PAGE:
Birth Defects Likely to Lead to Fluconazole Lawsuits
The main reason that Pfizer may be facing lawsuits over fluconazole is because the drug has recently been found to be implicated in birth defects. Although it has been on the market since 1990, it was only in 2011 that the FDA issued a safety warning about this risk. Many women and their children were put at risk during this more than 20 year period. Because Pfizer failed to warn women about this risk, they may be paying out lawsuit settlements in the future.
The safety announcement from the FDA came after a study found that women using high doses of fluconazole during pregnancy—between 400 and 800 milligrams—were at a significant risk of giving birth to babies with very specific defects. These include cleft lip and palate, long bones, thin ribs, deformed joints, face and skull deformities, bowed thigh bones, muscle weakness, and congenital heart defects.
Because of this risk coming to light the FDA not only issued a warning but also changed the pregnancy category for high doses of fluconazole. The category changed from C to D and the new rating makes it clear that it is a drug and dose that is known to cause harm to human fetuses in the womb.
Miscarriages Could Lead to Lawsuits
Birth defects are not the end of the story or the end of potential trouble for Pfizer. In 2016 the FDA issued another warning about fluconazole. This came after a study found that even low doses of the drug could cause complications for pregnant women. The study looked at women receiving a 150 milligram dose to treat vaginal yeast infections during pregnancy and found that they were at a significant risk for having a miscarriage.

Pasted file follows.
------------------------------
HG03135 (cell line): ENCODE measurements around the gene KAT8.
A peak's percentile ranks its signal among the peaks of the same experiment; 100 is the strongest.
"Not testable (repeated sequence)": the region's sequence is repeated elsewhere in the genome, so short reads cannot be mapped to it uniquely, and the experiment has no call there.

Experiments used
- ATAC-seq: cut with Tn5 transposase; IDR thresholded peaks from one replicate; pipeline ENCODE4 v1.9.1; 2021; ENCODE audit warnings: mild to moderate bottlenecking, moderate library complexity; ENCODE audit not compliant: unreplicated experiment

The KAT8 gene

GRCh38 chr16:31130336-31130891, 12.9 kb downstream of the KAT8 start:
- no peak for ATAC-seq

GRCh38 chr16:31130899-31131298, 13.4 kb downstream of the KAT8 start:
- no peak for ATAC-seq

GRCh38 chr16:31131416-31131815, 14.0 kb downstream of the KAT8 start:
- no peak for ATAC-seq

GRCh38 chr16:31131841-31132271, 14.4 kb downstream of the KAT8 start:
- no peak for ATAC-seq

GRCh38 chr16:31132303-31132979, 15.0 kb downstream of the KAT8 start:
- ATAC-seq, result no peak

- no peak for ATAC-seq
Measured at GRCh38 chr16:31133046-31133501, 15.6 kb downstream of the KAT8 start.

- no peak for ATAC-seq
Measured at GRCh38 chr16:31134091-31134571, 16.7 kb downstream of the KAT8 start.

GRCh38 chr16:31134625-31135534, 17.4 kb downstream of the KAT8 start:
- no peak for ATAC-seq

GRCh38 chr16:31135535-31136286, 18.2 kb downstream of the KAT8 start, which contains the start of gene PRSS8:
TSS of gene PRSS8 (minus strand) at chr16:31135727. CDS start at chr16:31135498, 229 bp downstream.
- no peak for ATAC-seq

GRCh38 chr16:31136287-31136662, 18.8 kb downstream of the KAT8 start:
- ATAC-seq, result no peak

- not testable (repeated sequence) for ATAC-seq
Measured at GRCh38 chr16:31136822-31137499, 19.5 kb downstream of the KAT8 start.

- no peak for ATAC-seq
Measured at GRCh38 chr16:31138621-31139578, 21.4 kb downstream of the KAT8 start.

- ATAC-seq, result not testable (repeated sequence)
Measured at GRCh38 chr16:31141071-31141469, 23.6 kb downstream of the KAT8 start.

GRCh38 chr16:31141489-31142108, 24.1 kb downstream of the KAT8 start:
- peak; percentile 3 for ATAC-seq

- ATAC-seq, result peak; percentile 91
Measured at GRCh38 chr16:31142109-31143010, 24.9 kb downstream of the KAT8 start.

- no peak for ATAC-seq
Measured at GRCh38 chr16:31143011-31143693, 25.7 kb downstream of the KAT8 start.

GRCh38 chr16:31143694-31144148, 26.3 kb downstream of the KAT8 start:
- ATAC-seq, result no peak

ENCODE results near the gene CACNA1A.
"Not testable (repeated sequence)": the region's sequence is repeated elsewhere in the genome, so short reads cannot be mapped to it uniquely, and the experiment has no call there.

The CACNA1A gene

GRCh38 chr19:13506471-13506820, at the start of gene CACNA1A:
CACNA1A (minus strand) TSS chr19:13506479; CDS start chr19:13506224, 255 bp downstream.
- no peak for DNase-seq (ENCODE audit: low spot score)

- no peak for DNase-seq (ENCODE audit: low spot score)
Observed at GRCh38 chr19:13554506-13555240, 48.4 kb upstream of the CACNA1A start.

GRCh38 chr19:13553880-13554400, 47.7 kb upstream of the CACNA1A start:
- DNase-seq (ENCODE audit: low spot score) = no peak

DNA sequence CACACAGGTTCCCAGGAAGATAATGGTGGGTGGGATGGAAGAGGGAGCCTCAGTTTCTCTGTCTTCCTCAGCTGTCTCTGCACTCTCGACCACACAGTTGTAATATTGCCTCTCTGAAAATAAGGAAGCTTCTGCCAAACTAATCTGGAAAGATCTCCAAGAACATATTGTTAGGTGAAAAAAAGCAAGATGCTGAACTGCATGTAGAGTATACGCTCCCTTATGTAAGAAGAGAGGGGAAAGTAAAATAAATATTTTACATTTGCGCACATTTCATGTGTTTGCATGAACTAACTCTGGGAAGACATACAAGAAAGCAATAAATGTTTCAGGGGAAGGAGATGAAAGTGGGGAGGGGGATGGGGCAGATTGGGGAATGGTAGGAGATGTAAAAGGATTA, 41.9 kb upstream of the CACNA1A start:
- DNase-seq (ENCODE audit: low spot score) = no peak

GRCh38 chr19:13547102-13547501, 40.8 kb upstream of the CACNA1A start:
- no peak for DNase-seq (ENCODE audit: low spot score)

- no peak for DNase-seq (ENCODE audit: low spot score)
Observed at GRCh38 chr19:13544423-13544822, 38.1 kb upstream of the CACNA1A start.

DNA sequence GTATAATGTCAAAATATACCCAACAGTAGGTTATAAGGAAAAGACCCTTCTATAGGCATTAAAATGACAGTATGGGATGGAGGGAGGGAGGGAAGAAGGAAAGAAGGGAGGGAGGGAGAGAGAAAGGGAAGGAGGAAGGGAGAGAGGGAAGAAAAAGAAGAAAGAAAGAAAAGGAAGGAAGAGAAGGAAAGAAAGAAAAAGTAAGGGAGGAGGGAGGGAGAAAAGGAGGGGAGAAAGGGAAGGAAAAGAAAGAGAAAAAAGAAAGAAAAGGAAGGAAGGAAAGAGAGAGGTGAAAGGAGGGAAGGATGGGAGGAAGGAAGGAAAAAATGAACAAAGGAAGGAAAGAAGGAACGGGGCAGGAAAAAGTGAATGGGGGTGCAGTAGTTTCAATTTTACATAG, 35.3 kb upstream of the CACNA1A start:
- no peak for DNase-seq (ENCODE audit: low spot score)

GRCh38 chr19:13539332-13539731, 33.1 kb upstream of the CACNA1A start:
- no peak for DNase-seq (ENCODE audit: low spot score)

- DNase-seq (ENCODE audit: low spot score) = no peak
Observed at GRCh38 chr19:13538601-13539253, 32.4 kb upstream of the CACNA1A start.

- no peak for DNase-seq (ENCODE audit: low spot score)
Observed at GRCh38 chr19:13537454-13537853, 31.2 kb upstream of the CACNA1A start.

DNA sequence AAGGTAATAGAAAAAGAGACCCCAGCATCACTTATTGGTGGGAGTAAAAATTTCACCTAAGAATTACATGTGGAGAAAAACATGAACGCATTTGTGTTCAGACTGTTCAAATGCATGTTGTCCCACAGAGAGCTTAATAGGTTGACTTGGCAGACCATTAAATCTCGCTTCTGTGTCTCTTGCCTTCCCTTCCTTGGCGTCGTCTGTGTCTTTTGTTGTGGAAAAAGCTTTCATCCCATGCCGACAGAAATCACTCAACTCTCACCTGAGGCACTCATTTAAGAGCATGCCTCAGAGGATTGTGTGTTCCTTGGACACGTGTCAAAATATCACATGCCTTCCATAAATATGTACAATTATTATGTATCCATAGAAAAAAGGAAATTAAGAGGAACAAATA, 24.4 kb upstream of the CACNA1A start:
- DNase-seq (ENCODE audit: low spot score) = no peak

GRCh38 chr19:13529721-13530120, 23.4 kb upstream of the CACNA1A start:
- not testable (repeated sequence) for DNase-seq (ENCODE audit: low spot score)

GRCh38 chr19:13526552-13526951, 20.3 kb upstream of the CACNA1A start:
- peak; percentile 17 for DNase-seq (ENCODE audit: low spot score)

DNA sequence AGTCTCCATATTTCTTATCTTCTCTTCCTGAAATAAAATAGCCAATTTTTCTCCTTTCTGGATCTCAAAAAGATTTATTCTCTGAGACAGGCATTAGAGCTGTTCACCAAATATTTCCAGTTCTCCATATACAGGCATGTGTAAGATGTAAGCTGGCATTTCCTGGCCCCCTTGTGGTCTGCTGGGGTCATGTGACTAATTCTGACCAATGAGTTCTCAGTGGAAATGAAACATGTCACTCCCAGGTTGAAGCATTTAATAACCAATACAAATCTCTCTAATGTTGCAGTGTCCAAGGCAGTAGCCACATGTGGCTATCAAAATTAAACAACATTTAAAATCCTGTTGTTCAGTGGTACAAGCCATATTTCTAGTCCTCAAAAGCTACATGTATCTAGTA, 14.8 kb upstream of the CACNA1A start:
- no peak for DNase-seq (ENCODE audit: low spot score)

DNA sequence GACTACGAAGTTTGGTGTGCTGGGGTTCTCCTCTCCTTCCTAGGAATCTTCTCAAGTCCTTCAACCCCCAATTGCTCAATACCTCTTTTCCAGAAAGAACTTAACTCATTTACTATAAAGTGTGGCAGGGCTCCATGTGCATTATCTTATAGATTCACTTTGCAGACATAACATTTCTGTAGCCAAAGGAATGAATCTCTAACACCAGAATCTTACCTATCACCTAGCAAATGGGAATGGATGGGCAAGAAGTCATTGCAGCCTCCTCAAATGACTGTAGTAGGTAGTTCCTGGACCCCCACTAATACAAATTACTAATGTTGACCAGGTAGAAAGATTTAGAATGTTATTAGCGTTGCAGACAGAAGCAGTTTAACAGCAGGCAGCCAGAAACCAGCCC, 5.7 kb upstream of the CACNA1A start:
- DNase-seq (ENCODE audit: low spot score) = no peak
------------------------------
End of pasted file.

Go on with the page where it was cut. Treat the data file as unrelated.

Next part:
The warning also stated that the FDA would continue to investigate and analyze the study. The agency has not yet decided whether it will change the pregnancy category for low dose fluconazole to D, although it seems likely to happen in the future. The current labeling for fluconazole states that there is no known risk for pregnant women taking low doses of the drug, but that may change soon.
The Potential for Fluconazole Lawsuits
With all the new information about the risks of using fluconazole during pregnancy, the possibility of lawsuits being started against Pfizer is highly likely. Women used this medication for two decades before being told it could harm their unborn children. Many are now living with a child that will have to cope with a defect for life and this could have been avoided if Pfizer had tested its drug more thoroughly and better warned the public. Because this drug is a popular choice for yeast infections, and women commonly get these infections, possibly millions of women and their children were put at risk.
Plaintiffs in any future cases against Pfizer could make a number of claims against the company. They are likely to accuse Pfizer of negligence, of failing to adequately warn patients, of producing a defective product, and of misrepresenting a medication as safe or low-risk for pregnancy. If you were impacted by fluconazole, talk to a lawyer to be one of the first women to make your case and seek compensation.